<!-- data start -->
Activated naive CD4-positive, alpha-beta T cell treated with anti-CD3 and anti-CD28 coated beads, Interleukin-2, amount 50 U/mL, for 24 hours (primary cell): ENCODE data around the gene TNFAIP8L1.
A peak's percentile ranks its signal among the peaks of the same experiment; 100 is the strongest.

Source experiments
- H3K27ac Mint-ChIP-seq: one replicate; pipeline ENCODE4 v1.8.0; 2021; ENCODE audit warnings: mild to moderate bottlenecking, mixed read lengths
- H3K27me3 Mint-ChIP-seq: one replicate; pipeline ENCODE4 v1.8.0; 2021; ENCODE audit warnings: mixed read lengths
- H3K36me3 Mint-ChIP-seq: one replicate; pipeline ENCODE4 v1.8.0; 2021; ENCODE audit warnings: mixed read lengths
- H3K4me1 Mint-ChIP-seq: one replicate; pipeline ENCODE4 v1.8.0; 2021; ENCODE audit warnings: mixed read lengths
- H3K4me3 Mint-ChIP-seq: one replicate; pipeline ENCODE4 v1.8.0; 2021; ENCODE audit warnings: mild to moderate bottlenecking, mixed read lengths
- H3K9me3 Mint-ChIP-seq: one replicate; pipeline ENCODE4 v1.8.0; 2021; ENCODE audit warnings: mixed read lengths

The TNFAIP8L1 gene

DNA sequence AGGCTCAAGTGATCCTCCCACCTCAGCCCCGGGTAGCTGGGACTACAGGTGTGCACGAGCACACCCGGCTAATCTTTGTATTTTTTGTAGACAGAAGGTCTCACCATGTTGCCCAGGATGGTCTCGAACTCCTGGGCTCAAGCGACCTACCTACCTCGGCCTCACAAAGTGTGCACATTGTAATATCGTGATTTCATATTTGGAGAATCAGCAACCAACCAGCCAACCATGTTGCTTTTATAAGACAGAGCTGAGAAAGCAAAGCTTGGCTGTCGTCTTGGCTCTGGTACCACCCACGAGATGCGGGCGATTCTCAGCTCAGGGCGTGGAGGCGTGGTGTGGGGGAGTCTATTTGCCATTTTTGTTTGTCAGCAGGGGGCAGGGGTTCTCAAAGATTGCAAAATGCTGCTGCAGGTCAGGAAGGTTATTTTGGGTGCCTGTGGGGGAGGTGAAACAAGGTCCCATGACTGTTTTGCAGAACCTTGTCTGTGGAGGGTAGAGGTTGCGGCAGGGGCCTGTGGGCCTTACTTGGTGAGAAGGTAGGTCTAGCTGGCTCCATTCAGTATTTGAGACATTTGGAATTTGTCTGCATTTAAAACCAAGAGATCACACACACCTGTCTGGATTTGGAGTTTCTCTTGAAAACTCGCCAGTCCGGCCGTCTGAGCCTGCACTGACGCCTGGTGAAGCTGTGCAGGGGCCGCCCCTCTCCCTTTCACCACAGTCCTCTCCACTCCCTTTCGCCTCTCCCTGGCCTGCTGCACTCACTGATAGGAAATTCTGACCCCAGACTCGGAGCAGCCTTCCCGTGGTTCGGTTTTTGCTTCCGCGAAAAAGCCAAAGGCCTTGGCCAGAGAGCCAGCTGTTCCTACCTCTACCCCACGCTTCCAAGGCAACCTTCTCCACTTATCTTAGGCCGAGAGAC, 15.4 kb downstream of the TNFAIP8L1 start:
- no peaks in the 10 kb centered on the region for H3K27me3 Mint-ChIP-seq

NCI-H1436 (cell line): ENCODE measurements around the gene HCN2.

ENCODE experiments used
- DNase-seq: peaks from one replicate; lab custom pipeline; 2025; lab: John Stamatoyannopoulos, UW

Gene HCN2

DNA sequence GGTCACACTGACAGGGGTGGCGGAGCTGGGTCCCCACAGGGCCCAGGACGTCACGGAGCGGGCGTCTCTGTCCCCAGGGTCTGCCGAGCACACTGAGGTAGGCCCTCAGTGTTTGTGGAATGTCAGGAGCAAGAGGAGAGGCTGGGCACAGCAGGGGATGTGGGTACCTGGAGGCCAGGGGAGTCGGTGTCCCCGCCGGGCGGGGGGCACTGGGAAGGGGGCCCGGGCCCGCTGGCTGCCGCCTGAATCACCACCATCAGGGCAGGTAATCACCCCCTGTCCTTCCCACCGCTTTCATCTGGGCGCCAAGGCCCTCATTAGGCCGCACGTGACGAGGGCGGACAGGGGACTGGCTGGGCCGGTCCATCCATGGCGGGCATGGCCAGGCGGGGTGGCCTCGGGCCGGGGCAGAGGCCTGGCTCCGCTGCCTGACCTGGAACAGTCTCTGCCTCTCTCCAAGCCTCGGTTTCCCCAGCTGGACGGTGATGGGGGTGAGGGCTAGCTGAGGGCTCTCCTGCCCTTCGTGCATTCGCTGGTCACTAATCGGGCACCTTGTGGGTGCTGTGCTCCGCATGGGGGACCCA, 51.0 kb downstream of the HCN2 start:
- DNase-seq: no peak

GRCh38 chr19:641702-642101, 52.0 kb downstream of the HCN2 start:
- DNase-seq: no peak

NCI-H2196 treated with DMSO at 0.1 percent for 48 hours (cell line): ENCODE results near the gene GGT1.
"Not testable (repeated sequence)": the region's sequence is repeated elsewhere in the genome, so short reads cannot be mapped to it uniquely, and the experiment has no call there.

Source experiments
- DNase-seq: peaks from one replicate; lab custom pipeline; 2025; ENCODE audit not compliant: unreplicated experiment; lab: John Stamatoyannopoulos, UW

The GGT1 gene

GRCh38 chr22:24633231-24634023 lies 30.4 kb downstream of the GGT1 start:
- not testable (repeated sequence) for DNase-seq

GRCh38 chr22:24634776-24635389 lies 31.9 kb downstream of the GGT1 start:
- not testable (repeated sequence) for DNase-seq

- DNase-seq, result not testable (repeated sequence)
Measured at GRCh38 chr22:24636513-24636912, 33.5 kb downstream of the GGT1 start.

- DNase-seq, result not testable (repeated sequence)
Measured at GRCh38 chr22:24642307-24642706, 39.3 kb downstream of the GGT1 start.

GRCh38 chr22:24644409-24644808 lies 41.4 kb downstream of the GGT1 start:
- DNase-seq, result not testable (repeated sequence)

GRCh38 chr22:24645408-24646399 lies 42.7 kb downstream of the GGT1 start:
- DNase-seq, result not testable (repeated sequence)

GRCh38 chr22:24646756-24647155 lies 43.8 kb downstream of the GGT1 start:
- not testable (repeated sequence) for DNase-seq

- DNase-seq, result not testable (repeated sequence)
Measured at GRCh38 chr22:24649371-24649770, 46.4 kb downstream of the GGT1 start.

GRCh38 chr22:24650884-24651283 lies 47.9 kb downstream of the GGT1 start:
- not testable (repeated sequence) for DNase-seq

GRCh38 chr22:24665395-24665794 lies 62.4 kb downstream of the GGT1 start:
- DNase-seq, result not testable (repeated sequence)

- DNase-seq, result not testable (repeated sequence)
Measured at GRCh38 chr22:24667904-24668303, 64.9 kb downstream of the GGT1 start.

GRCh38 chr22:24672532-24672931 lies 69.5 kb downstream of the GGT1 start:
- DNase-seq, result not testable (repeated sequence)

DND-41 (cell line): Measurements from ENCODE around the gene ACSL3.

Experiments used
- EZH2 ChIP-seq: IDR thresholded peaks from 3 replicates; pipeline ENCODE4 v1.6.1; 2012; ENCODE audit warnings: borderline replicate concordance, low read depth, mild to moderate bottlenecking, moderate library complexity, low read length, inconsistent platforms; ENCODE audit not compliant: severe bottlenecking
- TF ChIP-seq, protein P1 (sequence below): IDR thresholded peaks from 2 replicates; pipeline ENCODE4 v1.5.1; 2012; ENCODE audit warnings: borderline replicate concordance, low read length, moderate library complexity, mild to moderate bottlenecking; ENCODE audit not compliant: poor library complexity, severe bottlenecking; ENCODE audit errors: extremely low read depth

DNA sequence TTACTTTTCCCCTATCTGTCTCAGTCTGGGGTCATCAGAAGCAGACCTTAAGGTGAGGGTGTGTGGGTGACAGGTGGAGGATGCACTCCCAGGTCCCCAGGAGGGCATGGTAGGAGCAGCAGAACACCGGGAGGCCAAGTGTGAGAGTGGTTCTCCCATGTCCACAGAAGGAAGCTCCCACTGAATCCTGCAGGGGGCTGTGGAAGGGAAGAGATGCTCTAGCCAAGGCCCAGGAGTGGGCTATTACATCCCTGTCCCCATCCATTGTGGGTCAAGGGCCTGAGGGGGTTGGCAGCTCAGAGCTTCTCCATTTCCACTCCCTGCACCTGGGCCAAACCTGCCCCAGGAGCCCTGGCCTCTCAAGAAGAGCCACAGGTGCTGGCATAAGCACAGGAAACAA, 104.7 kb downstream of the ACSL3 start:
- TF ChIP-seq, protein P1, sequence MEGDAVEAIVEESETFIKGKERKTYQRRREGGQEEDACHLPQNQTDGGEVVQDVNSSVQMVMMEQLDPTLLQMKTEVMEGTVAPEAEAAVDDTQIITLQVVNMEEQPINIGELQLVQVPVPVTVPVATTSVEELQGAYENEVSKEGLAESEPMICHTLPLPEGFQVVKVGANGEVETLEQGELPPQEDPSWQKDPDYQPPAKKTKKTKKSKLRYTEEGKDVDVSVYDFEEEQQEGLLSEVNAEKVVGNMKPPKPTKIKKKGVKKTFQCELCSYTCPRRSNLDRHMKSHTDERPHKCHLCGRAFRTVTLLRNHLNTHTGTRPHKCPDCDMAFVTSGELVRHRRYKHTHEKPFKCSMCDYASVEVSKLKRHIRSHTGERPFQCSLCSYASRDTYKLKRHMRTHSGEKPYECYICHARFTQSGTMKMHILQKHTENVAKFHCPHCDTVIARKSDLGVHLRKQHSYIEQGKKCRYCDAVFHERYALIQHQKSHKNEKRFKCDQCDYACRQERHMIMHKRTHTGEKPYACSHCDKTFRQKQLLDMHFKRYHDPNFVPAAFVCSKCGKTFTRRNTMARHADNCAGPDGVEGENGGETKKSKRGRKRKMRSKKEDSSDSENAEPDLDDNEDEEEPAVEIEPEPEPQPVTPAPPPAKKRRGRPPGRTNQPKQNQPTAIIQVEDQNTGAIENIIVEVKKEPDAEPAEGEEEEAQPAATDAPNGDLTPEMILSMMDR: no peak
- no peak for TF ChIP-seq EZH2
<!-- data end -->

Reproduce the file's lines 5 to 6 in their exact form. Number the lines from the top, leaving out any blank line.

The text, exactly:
- H3K27me3 Mint-ChIP-seq: one replicate; pipeline ENCODE4 v1.8.0; 2021; ENCODE audit warnings: mixed read lengths
- H3K36me3 Mint-ChIP-seq: one replicate; pipeline ENCODE4 v1.8.0; 2021; ENCODE audit warnings: mixed read lengths